02 Nov Speech and Language therapy in for children with expressive language delays/disorders
Are you afraid of expressive language disorder in your child?
When your child’s communication skills seem to be behind those of their friends, it can be alarming. The more you know about the delay in expressive language, the better you can take immediate action and do what’s good for your kid. Knowing all about the effects of language disorder will make it less scary to face. At our Speech and Language Therapy, we are providing both in home and tele-therapy services for language and speech improvement for both kids and adults.
We’ve put together all you need to understand in this guide if you think your child has difficulty in expressive language. To know what this indicates and what to do about it, continue reading.
What is an expressive language disorder means for your kids
It is very difficult for the kid with expressive language disorder to communicate or express information in voice, written, sign language, or gestures. (The difficulties of expressing themselves in handwriting is not apparent for preschool children since they have not begun formal education.)
Some children in the first three years are late in achieving traditional language milestones but gradually catch up with their peers. These kids have generally known as ‘late-talkers.’ An expressive language deficiency or other language deficiency can be diagnosed in children who appear to have difficulties with verbal speech.
Expressive Language Disorder Signs
Typically, when children have expressive language delays, they will have difficulty forming the words into sentences or phrases accurately.
For example, they might not use the correct verb tense at the right moments, or they might unintentionally leave primary keywords out of a sentence. In much shorter sentences and words, they can also speak than other kids their age do and use a smaller vocabulary.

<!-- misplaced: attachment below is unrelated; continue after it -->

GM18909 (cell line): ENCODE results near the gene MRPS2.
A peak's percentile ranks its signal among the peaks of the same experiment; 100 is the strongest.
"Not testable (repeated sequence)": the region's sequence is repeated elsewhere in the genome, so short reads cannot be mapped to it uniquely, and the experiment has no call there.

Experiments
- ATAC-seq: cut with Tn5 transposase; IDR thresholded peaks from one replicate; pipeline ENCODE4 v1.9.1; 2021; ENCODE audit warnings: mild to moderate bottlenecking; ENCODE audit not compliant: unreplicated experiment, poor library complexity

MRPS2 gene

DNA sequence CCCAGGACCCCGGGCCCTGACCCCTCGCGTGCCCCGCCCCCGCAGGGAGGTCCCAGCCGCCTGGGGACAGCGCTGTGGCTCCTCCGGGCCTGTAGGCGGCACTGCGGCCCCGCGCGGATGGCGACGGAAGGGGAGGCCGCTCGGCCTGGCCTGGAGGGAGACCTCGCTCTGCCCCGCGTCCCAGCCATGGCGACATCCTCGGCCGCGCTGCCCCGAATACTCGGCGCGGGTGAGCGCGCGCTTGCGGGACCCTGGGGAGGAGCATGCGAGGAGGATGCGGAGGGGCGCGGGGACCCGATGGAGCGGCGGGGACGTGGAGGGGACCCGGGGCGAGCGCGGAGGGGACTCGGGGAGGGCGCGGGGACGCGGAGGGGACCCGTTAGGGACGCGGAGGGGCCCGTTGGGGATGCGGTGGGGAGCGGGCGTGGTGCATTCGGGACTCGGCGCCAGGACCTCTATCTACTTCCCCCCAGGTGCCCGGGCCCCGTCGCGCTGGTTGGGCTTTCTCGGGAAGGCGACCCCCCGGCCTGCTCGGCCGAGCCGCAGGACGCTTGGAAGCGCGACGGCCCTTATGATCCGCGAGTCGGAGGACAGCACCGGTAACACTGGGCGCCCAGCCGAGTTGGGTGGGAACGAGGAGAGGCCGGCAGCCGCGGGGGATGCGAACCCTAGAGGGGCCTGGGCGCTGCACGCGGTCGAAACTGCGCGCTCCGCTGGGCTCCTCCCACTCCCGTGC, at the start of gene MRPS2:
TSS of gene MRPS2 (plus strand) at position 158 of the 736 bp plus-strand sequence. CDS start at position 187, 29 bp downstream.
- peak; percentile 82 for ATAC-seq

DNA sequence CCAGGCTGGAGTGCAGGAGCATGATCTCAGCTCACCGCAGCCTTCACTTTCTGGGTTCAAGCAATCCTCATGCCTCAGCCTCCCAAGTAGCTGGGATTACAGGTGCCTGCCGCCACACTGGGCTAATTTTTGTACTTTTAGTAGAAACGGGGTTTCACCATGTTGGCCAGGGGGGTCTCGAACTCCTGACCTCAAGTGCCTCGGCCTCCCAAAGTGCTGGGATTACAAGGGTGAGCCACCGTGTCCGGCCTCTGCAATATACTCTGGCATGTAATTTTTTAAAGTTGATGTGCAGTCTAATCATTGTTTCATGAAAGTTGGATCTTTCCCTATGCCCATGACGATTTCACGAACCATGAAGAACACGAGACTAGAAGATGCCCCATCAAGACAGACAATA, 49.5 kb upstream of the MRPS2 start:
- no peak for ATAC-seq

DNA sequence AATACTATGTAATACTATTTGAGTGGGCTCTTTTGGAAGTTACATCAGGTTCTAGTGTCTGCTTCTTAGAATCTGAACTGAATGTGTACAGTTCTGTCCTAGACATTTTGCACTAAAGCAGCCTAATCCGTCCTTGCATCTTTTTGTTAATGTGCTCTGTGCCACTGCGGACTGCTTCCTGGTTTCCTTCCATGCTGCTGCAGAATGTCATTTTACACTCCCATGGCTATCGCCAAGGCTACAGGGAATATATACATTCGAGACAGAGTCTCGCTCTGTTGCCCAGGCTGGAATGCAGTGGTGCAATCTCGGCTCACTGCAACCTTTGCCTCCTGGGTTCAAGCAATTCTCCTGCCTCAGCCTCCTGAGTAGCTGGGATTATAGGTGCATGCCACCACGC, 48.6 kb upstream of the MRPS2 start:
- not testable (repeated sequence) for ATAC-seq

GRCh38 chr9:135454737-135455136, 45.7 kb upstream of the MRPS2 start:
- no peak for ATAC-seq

Here’s a closer look at some of the difficulties that kids with this condition appear to have.
It will also be challenging for children with expressive language disorders to bring language together logically. When they recount a story or fail to appropriately order the steps of action, they would have a hard time placing events in the right order.
Due to these problems, discussions with these kids are always hard to understand. However, to help your child become better at sequencing, you can use interactive games.
- Correctly Using Adjectives
It is also difficult for children with this form of language delay to use descriptors the correct way. To make the language more exciting and more simple, words such as adverbs and adjectives are used. However, kids with a language disorder can never use these words at all or may not use them correctly.
Another thing you’ll find in kids with a language delay is using proper grammar. They might use incorrect grammatical markers or leave them out. The word pieces and short terms that go within longer words to make certain statements have meaning are grammatical markers. Speech can be choppy without grammatical markers, and sentences appear to be short. To help them put together phrases that are easier to learn, you should teach a child proper grammar.
- Social Skills